by factors under individual control decrease demand for redistribu-
tion, then they should decrease demand for other kinds of tax-funded
expenditures (including defense spending) as well. But there is no evi-
dence that tax cost concerns adversely affect the demand for public
expenditures. Using the 1990 General Social Survey, we estimate or-
dered probit regressions predicting support for spending on welfare,
national defense, halting the rising crime rate, and dealing with drug
addiction, respectively.9 The independent variables are beliefs that the
poor are poor because of lack of effort, and ¬ve demographic variables
(income, education, race, sex, and age). In the samples reported above,
the belief that the lack of effort causes poverty has a highly signi¬cant
negative effect on support for redistribution. However, these same
beliefs have no effect on support for spending on crime or drug addic-
tion, and they have a signi¬cant positive effect on support for spend-
ing on defense. If these beliefs simply measure tax cost concerns, then
their effect on support for all of these expenditure items should have
been negative.
However, even more convincing evidence on this point comes from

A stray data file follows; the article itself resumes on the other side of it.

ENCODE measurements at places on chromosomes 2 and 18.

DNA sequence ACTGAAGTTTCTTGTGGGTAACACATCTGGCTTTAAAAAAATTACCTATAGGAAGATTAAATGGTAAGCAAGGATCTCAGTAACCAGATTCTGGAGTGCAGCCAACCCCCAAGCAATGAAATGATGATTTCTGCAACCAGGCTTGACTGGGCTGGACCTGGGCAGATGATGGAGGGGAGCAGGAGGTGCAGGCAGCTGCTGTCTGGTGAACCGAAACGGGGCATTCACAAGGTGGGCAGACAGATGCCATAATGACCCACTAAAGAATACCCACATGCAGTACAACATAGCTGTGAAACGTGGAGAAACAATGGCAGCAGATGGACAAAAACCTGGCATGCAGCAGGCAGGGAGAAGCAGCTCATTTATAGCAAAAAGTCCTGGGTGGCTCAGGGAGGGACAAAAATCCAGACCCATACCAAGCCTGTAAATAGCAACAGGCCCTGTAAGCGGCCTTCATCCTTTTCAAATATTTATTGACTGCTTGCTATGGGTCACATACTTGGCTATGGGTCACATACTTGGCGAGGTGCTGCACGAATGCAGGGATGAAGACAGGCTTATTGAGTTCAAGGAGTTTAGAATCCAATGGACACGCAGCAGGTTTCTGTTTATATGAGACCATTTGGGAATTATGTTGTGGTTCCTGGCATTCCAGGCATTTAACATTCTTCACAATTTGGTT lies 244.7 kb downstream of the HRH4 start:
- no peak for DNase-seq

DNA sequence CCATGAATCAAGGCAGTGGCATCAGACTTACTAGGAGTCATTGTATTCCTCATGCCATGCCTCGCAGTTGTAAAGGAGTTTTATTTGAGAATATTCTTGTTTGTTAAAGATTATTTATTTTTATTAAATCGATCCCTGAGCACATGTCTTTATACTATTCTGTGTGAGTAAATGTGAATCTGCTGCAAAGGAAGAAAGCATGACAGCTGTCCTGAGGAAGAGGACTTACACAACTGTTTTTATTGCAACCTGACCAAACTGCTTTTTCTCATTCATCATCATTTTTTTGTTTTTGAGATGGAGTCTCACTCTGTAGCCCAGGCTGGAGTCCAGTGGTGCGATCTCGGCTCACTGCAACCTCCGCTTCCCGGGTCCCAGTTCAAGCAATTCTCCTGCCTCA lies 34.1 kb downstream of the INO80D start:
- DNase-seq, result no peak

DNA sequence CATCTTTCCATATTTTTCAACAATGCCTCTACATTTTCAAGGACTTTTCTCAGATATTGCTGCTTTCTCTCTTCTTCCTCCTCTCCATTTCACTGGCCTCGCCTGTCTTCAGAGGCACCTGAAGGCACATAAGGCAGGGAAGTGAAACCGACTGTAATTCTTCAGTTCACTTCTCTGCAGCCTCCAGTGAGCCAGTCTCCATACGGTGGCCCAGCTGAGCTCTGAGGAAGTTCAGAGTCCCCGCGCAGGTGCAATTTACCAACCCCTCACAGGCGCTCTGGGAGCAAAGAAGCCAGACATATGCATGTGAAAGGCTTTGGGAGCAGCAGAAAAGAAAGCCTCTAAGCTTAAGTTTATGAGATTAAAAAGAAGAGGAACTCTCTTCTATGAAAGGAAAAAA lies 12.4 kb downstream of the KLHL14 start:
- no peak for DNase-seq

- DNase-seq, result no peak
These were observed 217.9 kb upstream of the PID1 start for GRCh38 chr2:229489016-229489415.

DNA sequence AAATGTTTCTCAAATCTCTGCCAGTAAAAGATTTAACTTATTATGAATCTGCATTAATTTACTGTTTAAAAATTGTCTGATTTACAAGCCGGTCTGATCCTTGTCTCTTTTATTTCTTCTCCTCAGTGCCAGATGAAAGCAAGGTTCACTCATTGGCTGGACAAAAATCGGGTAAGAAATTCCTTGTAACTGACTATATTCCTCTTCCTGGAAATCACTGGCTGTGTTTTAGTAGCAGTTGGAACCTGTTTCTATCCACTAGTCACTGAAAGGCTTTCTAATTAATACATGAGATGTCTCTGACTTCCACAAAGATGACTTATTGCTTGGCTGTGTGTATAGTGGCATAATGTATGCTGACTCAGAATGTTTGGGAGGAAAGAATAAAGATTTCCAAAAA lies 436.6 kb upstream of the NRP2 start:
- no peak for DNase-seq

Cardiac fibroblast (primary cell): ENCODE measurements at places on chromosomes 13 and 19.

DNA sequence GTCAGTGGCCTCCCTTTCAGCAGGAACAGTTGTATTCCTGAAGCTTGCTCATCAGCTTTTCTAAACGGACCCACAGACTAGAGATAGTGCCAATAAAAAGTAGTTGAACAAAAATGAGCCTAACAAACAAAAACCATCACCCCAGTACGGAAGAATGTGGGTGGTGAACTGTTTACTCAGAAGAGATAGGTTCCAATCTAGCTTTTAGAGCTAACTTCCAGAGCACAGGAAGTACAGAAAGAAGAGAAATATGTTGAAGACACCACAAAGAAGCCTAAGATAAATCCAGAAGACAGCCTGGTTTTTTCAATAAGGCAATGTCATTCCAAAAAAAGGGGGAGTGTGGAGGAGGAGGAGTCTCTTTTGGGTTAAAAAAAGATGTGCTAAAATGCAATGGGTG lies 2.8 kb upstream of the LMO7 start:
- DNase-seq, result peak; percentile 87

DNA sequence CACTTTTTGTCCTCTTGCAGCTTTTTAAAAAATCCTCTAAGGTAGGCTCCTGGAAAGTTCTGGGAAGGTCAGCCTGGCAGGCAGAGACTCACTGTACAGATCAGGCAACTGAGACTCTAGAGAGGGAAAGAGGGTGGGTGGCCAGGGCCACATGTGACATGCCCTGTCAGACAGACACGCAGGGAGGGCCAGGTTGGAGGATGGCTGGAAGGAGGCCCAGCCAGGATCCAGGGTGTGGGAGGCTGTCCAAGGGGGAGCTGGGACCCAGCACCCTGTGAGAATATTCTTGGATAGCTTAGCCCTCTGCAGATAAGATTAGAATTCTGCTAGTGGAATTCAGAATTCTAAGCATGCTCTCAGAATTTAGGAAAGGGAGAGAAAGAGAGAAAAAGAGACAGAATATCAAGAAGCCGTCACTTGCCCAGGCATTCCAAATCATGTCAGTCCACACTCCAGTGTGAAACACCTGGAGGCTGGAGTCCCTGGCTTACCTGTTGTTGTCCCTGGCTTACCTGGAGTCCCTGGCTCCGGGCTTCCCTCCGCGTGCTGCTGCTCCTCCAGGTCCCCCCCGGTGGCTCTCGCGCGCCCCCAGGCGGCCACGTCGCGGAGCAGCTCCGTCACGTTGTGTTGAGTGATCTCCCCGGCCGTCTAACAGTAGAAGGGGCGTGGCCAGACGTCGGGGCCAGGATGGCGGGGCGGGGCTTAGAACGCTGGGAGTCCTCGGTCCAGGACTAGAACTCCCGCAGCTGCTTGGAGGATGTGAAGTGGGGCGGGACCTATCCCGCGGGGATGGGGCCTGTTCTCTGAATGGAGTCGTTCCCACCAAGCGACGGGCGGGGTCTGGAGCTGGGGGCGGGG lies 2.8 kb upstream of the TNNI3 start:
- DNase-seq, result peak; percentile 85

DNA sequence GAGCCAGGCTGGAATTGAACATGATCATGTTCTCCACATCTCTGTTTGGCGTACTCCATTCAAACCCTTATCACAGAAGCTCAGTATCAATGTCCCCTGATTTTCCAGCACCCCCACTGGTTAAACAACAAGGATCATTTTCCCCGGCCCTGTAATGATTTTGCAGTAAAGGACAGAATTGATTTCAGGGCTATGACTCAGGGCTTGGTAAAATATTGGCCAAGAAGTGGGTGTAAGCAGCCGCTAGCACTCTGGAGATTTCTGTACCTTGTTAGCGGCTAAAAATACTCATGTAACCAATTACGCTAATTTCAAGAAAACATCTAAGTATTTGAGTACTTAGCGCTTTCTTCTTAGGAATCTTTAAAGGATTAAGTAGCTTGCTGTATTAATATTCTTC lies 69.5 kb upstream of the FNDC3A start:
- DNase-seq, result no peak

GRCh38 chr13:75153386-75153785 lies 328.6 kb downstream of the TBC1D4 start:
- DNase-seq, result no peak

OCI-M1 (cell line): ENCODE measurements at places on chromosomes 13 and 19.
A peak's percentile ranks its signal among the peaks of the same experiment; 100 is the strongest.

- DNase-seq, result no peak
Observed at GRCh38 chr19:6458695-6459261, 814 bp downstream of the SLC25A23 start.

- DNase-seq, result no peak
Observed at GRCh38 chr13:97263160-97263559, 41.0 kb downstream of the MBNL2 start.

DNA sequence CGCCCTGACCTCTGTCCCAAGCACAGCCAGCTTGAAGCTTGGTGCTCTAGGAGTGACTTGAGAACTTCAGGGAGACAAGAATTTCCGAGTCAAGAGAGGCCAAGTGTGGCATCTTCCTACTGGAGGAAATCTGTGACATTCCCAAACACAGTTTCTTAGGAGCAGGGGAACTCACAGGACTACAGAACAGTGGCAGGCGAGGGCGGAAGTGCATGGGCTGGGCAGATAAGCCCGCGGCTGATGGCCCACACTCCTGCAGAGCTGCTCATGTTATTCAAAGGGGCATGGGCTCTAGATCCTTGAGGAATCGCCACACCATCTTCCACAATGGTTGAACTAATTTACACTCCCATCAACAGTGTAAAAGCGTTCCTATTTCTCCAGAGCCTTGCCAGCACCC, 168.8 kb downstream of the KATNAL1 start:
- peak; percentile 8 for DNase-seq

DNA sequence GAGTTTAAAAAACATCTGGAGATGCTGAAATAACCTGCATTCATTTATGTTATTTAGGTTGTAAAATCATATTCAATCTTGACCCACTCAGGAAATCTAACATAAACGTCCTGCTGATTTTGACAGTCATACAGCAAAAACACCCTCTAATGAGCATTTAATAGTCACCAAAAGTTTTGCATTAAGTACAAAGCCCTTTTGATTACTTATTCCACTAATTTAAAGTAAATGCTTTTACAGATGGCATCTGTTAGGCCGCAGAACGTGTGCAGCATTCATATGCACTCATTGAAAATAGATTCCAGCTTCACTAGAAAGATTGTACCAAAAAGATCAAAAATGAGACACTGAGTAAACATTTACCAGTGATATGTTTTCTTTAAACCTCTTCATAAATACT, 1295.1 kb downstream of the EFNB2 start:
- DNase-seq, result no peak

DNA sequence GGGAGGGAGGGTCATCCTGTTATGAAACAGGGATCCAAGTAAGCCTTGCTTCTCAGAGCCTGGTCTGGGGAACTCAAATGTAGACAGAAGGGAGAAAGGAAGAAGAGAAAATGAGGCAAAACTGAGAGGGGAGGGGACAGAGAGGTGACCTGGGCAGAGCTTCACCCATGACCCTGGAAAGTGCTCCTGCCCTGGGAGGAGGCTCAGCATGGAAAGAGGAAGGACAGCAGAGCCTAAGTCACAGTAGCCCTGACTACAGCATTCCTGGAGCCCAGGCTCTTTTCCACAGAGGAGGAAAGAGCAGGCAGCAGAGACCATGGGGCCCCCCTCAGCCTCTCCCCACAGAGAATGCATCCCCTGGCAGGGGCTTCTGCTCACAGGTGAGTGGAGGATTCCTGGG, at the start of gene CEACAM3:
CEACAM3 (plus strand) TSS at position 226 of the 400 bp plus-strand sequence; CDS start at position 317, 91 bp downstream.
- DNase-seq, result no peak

the experiment including actual welfare recipients described earlier in
this section. There were no disincentive costs in this experiment, yet
student subjects gave more to the welfare recipients with the stronger
work commitments. These results lend support to previously made
hypotheses about well-known patterns in survey data. Heclo (1986)
reports that 81 percent of survey respondents favor public funding for
child care if the mother is a widow who is trying to support three chil-
dren, while only 15 percent favor such funding when the mother has
never married and is not interested in working. Heclo also reports the
results of a survey in which the wording of a question about support
for public redistribution was manipulated so that some subjects were
asked about spending on ˜˜welfare™™ while others were asked about